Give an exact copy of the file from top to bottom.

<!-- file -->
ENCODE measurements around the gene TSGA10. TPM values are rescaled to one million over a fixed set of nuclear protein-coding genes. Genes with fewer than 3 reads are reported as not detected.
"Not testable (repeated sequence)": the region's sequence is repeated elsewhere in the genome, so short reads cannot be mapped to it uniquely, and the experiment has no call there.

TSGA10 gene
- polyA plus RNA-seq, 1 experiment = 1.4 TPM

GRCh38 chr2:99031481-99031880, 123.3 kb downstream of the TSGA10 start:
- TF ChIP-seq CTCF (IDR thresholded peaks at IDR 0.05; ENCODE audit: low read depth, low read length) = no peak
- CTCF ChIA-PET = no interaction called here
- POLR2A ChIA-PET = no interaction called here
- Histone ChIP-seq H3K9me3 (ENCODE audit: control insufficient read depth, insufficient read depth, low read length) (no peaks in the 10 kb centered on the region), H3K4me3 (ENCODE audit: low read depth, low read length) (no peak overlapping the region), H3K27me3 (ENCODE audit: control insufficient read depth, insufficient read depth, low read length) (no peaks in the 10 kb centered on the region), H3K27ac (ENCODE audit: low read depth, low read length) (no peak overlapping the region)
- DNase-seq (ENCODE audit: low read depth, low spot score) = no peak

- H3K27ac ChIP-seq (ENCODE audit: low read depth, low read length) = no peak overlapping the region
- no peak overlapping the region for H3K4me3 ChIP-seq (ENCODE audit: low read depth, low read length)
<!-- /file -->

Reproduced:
ENCODE measurements around the gene TSGA10. TPM values are rescaled to one million over a fixed set of nuclear protein-coding genes. Genes with fewer than 3 reads are reported as not detected.
"Not testable (repeated sequence)": the region's sequence is repeated elsewhere in the genome, so short reads cannot be mapped to it uniquely, and the experiment has no call there.

TSGA10 gene
- polyA plus RNA-seq, 1 experiment = 1.4 TPM

GRCh38 chr2:99031481-99031880, 123.3 kb downstream of the TSGA10 start:
- TF ChIP-seq CTCF (IDR thresholded peaks at IDR 0.05; ENCODE audit: low read depth, low read length) = no peak
- CTCF ChIA-PET = no interaction called here
- POLR2A ChIA-PET = no interaction called here
- Histone ChIP-seq H3K9me3 (ENCODE audit: control insufficient read depth, insufficient read depth, low read length) (no peaks in the 10 kb centered on the region), H3K4me3 (ENCODE audit: low read depth, low read length) (no peak overlapping the region), H3K27me3 (ENCODE audit: control insufficient read depth, insufficient read depth, low read length) (no peaks in the 10 kb centered on the region), H3K27ac (ENCODE audit: low read depth, low read length) (no peak overlapping the region)
- DNase-seq (ENCODE audit: low read depth, low spot score) = no peak

- H3K27ac ChIP-seq (ENCODE audit: low read depth, low read length) = no peak overlapping the region
- no peak overlapping the region for H3K4me3 ChIP-seq (ENCODE audit: low read depth, low read length)